Quantification of cerebral amyloid angiopathy and parenchymal amyloid plaques with Congo red histochemical stain

Donna M. Wilcock, Marcia N. Gordon, Dave Morgan

Research output: Contribution to journalArticlepeer-review

138 Scopus citations


In the current protocol, we describe the Congo red staining method and a method for separately quantifying vascular and parenchymal amyloid deposits in brain tissue sections. Congo red staining detects amyloid deposits in brain tissue of amyloid precursor protein transgenic mice and human Alzheimer's tissue. It detects compacted amyloid in a β-sheet secondary structure and labels amyloid in both the brain parenchyma (amyloid plaques) and blood vessels. Congophilic amyloid in blood vessels is called cerebral amyloid angiopathy (CAA). To date, analysis of CAA has largely used a severity rating scale, including both qualitative and quantitative characteristics. Here, we describe a simple method for quantifying total Congophilic staining and resolution of this staining into the parenchymal and vascular components based on morphological criteria. It is becoming increasingly important to separately quantify various components of the Alzheimer's pathology, given the advancement of amyloid-lowering therapies into clinical trials. The entire procedure for the Congo red staining can be performed at room temperature (20-25 °C) in a fume hood. The staining protocol should take 1 h 30 min including time for coverslipping slides. Time required for image analysis depends greatly on the number of samples being analyzed and the software being used. In our hands, 30 images can be collected per hour and quantified in a further 2 h.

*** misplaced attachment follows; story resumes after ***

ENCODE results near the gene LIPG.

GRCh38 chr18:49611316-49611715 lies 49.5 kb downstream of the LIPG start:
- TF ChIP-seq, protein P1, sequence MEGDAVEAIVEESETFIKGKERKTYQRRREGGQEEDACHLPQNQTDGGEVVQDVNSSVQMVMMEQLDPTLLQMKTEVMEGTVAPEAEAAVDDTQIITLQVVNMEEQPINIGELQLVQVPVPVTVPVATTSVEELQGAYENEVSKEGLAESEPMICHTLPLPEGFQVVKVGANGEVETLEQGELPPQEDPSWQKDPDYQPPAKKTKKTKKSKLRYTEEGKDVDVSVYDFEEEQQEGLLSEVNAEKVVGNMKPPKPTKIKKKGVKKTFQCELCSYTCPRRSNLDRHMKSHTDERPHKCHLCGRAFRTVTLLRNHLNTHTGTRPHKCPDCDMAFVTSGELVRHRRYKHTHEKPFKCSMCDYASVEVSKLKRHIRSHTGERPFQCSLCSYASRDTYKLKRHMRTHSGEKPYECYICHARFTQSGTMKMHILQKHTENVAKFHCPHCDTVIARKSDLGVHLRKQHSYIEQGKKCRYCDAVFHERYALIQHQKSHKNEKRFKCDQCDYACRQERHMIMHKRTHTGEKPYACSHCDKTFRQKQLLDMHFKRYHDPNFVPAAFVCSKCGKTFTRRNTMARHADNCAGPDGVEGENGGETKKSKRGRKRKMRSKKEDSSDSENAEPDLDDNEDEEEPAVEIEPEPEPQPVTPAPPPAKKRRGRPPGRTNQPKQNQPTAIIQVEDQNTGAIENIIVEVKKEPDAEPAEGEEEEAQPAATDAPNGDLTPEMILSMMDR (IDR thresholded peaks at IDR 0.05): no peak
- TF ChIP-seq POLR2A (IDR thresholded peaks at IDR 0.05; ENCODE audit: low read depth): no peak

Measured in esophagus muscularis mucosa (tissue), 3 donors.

Original languageEnglish
Pages (from-to)1591-1595
Number of pages5
JournalNature Protocols
Issue number3
StatePublished - Aug 2006

Bibliographical note

Funding Information:
ACKNOWLEDGMENTS We have been supported by NIH awards AG15490, AG18478, AG25509, AG25711 and NS48335. D.M.W. was a Benjamin Scholar in Alzheimer’s Research.

ASJC Scopus subject areas

  • Biochemistry, Genetics and Molecular Biology (all)


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